More often than not its a combination of camber on the bottom chord as well as the trusses being misaligned and then cut at the eaves to make it appear that the truss was not out of align.
The rare times I use trusses, I have had a couple companies put way to much camber on the truss to the extent that the bottom chord was off the interior wall top plates by as much as 1 inch. What framers also mistakenly do is to nail the bottom chords to interior walls which are a no-no. There are special clips for this however the truss companies never tell you about his nor do they send them out. The also don address the fact that when you use such clips you drywall will look like the picture that David posted (not to say that was the reason behind those cracks).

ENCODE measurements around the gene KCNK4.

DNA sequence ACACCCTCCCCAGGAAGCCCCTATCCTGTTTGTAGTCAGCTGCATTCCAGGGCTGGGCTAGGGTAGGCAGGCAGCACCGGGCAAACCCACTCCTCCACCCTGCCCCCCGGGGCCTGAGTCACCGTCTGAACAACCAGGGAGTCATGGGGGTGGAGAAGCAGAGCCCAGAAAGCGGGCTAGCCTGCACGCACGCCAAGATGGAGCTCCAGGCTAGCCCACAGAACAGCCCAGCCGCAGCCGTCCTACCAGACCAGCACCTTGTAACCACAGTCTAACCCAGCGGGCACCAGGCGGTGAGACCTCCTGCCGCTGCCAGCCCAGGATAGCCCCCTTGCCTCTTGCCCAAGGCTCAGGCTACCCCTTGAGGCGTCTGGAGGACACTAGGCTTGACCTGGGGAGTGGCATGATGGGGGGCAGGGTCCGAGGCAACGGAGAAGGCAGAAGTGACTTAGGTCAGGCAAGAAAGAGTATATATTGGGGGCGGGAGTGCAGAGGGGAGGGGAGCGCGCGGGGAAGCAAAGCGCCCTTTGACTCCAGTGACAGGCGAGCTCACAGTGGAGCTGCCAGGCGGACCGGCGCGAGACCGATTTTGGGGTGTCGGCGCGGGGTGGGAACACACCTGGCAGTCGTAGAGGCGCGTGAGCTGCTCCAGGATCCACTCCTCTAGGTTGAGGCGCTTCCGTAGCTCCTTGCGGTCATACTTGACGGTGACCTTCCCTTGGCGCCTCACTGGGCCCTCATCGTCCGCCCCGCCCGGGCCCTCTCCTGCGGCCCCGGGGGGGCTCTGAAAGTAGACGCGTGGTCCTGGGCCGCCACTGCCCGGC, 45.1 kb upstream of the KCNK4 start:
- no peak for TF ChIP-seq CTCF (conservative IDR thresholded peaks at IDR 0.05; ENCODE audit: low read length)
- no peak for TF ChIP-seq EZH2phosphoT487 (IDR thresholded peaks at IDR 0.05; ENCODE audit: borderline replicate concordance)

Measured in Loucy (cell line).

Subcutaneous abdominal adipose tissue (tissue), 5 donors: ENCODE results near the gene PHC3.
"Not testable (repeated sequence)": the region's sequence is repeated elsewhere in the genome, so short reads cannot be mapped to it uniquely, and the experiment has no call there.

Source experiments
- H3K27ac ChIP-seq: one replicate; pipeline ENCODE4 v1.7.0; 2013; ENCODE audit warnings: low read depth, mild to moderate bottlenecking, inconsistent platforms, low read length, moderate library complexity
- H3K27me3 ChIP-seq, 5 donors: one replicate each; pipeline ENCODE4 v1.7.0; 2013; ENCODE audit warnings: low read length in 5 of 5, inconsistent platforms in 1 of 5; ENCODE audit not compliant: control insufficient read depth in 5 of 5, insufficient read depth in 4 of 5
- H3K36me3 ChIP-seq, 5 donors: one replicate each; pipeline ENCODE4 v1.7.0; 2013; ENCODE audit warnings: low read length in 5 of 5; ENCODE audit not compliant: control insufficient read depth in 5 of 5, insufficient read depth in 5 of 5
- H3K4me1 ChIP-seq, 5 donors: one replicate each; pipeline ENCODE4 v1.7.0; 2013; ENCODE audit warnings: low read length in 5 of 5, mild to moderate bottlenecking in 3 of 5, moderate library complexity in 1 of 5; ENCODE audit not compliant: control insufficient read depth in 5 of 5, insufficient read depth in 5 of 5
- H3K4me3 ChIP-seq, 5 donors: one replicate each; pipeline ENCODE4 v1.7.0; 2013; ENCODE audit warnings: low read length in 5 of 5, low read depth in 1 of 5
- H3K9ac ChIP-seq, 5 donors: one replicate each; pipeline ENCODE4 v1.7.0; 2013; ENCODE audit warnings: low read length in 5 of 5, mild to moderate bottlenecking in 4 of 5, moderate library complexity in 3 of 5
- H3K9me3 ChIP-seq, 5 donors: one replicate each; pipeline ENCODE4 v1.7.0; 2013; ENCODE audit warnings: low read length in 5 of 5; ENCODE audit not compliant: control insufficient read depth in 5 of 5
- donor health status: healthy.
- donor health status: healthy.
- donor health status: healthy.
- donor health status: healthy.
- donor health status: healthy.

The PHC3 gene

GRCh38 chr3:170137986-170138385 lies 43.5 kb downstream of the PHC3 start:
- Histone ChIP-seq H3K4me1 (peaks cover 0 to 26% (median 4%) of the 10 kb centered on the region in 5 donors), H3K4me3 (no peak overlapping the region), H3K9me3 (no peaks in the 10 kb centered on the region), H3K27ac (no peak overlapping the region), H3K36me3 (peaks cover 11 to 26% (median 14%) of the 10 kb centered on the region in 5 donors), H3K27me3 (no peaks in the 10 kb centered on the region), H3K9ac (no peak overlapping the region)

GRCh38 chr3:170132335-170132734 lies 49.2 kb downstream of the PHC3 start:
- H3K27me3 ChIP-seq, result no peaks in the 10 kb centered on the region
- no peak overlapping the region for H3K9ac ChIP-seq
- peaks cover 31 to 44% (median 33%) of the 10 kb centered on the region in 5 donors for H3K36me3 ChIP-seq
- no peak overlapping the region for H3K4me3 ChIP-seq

Speaking from experience, engineering and application do not always go hand in hand in the field.
In the case where my trusses were over 1 inch above the plates, I simply had my framer cut the chords, properly sister it, had the truss engineer stamp it and then back charged the truss company over $1000.00 for wasting my time.
Most of the time if I look long enough I can find problems with truss installations.
I am not a big truss fan.